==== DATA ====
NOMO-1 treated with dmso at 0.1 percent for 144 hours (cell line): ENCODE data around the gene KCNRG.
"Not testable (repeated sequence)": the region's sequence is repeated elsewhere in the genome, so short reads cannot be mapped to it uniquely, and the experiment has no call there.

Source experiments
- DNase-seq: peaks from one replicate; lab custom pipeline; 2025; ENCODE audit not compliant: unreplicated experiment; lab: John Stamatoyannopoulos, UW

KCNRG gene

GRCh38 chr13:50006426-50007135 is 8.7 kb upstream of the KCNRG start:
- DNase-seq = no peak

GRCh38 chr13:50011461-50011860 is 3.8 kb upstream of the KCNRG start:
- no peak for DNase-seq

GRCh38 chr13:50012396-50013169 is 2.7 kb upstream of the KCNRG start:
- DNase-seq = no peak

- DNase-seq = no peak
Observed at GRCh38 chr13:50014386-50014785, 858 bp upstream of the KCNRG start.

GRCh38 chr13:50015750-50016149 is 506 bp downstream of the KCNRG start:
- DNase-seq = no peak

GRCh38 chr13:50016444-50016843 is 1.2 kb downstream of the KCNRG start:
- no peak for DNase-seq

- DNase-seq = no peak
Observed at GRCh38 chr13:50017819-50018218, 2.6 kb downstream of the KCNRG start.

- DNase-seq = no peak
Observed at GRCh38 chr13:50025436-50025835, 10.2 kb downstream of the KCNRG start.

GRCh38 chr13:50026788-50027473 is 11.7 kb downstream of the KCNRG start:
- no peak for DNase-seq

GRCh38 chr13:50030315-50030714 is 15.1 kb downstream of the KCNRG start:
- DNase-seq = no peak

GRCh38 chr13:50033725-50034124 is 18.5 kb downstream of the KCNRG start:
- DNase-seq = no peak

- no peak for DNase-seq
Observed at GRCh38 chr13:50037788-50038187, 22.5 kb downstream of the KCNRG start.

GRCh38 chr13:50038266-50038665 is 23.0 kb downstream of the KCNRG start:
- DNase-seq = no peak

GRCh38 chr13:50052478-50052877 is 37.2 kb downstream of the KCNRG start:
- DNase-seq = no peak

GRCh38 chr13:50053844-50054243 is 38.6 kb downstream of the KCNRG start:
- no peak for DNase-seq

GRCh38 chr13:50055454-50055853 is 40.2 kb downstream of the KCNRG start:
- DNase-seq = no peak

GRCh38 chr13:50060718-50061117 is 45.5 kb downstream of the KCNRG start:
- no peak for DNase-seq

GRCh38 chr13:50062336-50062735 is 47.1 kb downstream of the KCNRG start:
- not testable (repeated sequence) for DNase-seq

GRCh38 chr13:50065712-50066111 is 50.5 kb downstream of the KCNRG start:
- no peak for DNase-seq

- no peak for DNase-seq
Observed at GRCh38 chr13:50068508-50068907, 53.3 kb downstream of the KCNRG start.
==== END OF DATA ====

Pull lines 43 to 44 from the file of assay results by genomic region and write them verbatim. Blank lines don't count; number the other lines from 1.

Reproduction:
- no peak for DNase-seq

- no peak for DNase-seq